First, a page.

Then he shook his head and continued walking off toward the auditorium, strumming his guitar as he went, leaving me with a view of a tight ass in tight black pants.

What I had meant to do was ask him when a good time to interview him would be. I totally messed that one up.

I watched him go for a few beats, then I decided to give up on him for the day and try again tomorrow. Tonight I was going to concentrate on the music and just the music. If the band wanted to play hard to get with interviews, fine (and if I was going to bungle up some interviews with my big, fat mouth, fine). That didn’t mean I wasn’t going to observe and then compose the best damn live show review. Ever.

I shuffled back to the bus, gathered my purse, my notepad, my tape recorder, and the venue’s All Access Pass, and went to go catch Hybrid’s soundcheck.

CHAPTER EIGHT

I discovered that although I got a perverse sense of importance and satisfaction standing at the side of the stage with Jacob and all the other privileged people, the best place to see the band, any band really, was to be in the crowd with the rest of the fans. Though I was closer to the band on the side stage and had a great viewpoint for watching Sage work the guitar or Graham pound away on the drums like a man possessed, it felt removed and distant, like I was merely observing them. I wasn’t part of the experience. So fifteen minutes into Hybrid’s monstrous set, I excused myself from Jacob’s stoic company and made my way down the stairs at the side of the stage and into the Kansas City crowd.

I let the human tide, ebbing and flowing toward the stage like multi-colored water, take me, and within seconds I found myself squished in the middle of the floor, in between two metal heads who only stopped banging their heads to take a hit of pot. I was in my element here, and though I got a few curious glances at my All Access Pass (which I did wear a little too proudly), people paid attention to the band. And so did I.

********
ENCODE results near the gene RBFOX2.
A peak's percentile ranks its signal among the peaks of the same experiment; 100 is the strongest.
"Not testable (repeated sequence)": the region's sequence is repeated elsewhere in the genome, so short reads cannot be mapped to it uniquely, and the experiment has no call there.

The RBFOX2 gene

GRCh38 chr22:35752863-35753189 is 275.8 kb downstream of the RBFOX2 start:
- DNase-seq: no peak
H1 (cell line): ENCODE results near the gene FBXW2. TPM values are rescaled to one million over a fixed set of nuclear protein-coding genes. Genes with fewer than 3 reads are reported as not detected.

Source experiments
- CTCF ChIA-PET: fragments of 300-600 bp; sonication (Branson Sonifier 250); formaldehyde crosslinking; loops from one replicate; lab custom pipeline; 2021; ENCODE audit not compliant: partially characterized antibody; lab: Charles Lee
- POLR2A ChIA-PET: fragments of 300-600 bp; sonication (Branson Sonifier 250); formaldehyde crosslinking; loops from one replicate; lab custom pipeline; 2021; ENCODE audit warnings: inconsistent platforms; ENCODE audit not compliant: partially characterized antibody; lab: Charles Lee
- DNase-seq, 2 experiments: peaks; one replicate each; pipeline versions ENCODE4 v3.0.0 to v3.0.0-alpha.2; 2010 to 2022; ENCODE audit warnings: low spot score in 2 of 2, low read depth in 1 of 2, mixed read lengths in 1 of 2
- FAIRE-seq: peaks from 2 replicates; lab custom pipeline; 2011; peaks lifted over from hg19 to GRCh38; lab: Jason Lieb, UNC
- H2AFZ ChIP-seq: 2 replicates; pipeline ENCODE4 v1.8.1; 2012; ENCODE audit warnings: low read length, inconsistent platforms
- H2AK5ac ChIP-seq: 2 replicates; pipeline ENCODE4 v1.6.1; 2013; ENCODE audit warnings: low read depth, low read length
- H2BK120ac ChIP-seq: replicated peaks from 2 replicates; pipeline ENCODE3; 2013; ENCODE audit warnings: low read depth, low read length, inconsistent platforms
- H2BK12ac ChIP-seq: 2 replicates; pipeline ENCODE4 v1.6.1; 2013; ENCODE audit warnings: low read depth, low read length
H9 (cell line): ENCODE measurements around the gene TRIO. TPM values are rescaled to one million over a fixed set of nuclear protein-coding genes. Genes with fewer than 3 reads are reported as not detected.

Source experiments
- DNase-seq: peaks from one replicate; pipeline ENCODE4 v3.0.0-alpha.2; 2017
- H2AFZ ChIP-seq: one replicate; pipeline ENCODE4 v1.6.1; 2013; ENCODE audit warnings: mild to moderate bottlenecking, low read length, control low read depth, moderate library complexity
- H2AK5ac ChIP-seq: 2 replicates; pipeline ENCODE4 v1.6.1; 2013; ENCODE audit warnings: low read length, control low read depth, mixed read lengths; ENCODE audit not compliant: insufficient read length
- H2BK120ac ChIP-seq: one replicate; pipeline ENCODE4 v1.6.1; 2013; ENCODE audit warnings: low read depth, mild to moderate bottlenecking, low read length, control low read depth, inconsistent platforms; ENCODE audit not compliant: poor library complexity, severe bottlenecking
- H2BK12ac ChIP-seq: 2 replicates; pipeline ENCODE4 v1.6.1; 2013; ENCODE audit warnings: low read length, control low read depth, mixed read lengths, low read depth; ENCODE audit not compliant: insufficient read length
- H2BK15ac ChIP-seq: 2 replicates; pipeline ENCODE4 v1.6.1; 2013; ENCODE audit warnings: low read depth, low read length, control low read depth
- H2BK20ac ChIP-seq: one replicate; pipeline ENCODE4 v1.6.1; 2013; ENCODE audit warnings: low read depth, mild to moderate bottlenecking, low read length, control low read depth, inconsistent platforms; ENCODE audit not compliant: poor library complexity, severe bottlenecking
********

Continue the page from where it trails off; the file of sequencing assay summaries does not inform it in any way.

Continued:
The acoustic set from the night before was a nice change, but this show was the real Hybrid, a living breathing band that aptly mixed Sabbath-like downtuned licks with a dash of Jim Morrison lyrics and the funky, blues groove of Muddy Waters. During that show I forgot all about the talk I had with Robbie earlier, or the unexpected sass I delivered to Sage. I was just a fan, always a fan, a worshipper who talked to God in her head but fell to her knees at church.

There were lights and smoke, from the stage and from the audience, and Robbie and Sage gave the crowd everything they had. They were dueling against each other, pushing themselves for glory, and by that act, pushing each other. They were both winners here with Robbie leaping into the crowd like a soaring Messiah, making love to the microphone pole, telling the world his secrets with the deepest of growls; and Sage slinking along the sides, surging forward to join his equal, then disappearing into the shadows of the stage, giving the audience only a glimpse of his blistering fingers and the incinerating peels of sound he demanded from his guitar.

It was an epic, flawless, tingling-deep-in-my-belly type of show. I took notes between songs—just the feelings flowing through me or descriptions of the audience. Their enthusiasm built me up at times, and when a solo threatened to bring the crowd to its knees, I was sinking down, down, down with them, tears in my humble eyes.

It was a high unlike any other, a wave of perfection and human unity. It was all the purple prose in the world. It was magic.

Until I had a beer thrown in my face.

It happened near the end of the show, during one of my favorite songs, “A Loss to Win.” It wasn’t an accident. I was standing there, mouth agape at Robbie’s power, when I felt someone sidle up to me. I barely paid them any attention until I noticed their eyes flowing up and down my body and settling on the pass around my neck. They burned there, and I could have sworn my chest flared up with heat.